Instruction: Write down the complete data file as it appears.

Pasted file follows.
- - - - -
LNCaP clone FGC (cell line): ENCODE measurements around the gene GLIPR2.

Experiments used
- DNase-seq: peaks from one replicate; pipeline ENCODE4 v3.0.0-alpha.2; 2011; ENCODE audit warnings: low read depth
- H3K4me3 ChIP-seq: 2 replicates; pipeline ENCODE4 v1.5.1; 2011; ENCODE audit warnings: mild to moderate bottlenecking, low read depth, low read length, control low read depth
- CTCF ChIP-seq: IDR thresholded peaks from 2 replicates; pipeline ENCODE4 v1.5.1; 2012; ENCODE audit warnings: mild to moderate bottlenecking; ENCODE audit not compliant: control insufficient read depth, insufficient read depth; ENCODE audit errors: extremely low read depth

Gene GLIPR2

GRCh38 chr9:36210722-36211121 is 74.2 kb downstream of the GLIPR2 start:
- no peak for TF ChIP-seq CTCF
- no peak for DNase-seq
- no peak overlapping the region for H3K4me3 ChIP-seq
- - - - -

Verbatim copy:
LNCaP clone FGC (cell line): ENCODE measurements around the gene GLIPR2.

Experiments used
- DNase-seq: peaks from one replicate; pipeline ENCODE4 v3.0.0-alpha.2; 2011; ENCODE audit warnings: low read depth
- H3K4me3 ChIP-seq: 2 replicates; pipeline ENCODE4 v1.5.1; 2011; ENCODE audit warnings: mild to moderate bottlenecking, low read depth, low read length, control low read depth
- CTCF ChIP-seq: IDR thresholded peaks from 2 replicates; pipeline ENCODE4 v1.5.1; 2012; ENCODE audit warnings: mild to moderate bottlenecking; ENCODE audit not compliant: control insufficient read depth, insufficient read depth; ENCODE audit errors: extremely low read depth

Gene GLIPR2

GRCh38 chr9:36210722-36211121 is 74.2 kb downstream of the GLIPR2 start:
- no peak for TF ChIP-seq CTCF
- no peak for DNase-seq
- no peak overlapping the region for H3K4me3 ChIP-seq